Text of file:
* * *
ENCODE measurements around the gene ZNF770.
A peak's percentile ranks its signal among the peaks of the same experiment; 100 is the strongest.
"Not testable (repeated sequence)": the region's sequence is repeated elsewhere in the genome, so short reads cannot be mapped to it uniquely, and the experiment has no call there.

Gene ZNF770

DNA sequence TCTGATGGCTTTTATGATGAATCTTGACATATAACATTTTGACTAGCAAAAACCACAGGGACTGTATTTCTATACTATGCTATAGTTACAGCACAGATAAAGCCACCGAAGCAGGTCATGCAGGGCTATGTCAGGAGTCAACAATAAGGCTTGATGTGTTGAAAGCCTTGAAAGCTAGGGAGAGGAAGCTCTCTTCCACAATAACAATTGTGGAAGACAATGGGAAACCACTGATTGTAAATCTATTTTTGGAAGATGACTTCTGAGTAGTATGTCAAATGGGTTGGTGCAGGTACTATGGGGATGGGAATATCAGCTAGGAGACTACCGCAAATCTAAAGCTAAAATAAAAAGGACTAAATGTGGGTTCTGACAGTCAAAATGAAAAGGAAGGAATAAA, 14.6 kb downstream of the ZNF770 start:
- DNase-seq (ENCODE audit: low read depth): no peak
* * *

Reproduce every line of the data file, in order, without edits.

ENCODE measurements around the gene ZNF770.
A peak's percentile ranks its signal among the peaks of the same experiment; 100 is the strongest.
"Not testable (repeated sequence)": the region's sequence is repeated elsewhere in the genome, so short reads cannot be mapped to it uniquely, and the experiment has no call there.

Gene ZNF770

DNA sequence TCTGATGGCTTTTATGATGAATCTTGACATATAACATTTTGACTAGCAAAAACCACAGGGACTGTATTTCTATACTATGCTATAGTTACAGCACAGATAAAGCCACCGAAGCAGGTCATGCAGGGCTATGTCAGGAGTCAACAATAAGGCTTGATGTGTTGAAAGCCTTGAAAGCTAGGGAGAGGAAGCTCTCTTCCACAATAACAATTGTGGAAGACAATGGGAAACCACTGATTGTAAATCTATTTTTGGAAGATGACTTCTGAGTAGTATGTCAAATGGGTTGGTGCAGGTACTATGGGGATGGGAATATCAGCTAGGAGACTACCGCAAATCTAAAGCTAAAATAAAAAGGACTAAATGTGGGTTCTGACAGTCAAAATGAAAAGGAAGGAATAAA, 14.6 kb downstream of the ZNF770 start:
- DNase-seq (ENCODE audit: low read depth): no peak